News & Politics

What Made Me: Michel Martin of NPR’s “Tell Me More”

Martin talks to us about “radical” hairstyles, reading “The Exorcist,” and a family tragedy.

Michel Martin. Photograph by Douglas Sonders.

The Role Model: Melba Tolliver was the first
black person to anchor a network news program, at WABC-TV in New York. The
day before she was supposed to cover Tricia Nixon’s wedding, she got an
Afro. Her bosses said it was a “radical” hairstyle and took her off the
air. I was nine at the time, and my mother made the mistake of letting me
go to the beauty shop by myself. I came back with a ’fro because of Melba.
I still remember my mother going, “Oh, Lord Jesus!” I saw Melba years
later at a journalism convention, and what was she wearing? A Mohawk. But
I wasn’t tempted to follow her there.

The Example Set by Her Parents: My parents
were always reading—they wouldn’t think of getting on the subway without a
newspaper—and they didn’t restrict what we read. I read The
and didn’t sleep for days. I was terrified. But my parents’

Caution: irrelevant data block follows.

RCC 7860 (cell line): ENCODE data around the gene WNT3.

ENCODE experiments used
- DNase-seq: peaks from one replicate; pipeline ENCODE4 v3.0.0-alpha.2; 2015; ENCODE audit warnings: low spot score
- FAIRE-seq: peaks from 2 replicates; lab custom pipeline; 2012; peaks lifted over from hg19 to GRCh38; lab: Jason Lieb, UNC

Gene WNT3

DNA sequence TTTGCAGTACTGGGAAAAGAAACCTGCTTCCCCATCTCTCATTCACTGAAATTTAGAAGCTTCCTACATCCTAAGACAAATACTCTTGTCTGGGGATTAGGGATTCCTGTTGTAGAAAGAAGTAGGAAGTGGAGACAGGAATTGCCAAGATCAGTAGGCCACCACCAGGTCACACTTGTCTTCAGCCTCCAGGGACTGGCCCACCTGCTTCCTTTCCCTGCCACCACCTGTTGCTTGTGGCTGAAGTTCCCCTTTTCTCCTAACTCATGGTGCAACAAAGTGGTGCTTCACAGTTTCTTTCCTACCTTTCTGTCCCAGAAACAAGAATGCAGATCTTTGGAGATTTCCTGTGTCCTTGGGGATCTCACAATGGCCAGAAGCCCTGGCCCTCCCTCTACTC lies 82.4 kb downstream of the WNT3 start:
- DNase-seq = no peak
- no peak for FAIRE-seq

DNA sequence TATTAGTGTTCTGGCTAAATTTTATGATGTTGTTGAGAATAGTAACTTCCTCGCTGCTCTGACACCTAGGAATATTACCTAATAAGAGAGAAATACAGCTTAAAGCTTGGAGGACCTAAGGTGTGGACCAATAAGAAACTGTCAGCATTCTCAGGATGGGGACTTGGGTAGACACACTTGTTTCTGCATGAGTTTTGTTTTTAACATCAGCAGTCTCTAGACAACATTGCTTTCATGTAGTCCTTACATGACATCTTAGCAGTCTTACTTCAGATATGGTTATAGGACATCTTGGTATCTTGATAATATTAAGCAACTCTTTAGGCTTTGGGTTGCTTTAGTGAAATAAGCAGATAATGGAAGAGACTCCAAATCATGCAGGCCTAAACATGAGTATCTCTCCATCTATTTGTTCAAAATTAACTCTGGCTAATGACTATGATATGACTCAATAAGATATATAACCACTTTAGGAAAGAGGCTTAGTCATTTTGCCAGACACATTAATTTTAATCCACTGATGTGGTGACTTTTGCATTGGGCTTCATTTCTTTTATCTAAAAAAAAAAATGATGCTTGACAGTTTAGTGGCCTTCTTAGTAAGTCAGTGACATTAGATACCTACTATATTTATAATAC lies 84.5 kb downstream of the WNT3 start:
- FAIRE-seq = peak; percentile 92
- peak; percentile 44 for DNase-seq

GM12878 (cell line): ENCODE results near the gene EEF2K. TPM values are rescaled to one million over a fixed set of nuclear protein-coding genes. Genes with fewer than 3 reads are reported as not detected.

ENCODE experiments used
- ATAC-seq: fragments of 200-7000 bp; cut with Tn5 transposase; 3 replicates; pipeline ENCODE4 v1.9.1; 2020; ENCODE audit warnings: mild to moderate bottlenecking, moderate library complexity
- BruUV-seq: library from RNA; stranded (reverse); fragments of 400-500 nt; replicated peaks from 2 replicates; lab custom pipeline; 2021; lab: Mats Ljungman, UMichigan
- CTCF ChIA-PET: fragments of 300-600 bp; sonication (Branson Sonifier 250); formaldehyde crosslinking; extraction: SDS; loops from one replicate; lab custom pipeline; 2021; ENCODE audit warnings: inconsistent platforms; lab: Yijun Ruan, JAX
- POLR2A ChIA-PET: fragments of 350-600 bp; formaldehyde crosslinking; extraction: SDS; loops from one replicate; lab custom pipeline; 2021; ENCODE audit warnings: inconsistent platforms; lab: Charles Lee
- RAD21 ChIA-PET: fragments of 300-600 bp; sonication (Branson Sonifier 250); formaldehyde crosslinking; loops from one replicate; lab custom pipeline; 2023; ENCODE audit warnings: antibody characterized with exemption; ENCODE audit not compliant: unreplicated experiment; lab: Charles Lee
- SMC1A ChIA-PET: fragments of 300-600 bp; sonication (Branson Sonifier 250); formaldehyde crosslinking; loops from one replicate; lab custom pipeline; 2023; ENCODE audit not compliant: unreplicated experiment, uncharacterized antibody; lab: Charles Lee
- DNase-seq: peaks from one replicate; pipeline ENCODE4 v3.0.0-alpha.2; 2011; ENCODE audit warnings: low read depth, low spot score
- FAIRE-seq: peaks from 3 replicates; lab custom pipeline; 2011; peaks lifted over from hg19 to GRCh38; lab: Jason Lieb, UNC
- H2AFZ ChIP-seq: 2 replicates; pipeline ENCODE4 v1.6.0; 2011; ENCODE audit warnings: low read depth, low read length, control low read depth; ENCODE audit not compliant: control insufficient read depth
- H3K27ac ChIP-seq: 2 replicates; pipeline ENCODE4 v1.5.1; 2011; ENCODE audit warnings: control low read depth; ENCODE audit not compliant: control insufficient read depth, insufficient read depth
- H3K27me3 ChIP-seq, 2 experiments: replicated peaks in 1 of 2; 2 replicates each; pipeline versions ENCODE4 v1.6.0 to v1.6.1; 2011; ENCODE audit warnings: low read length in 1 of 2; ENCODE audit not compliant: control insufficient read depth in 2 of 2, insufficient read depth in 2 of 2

attitude was “If there’s something you don’t understand, you’ll tell us,
you’ll ask.” That’s something that carries with you as a journalist—that
if you don’t understand something, you ask.

The Words of Wisdom: Anita Hill said to me,
“You can be healed, but you’re never the same.” My brother, a firefighter,
tragically took his own life two years ago. I think about him all the
time. His death connected me with millions of other people who’ve been
through this. I see them and understand them in ways I never had

This article appears in the October 2012 issue of The Washingtonian.

Don’t Miss Another Big Story—Get Our Weekend Newsletter

Our most popular stories of the week, sent every Saturday.

Or, see all of our newsletters. By signing up, you agree to our terms.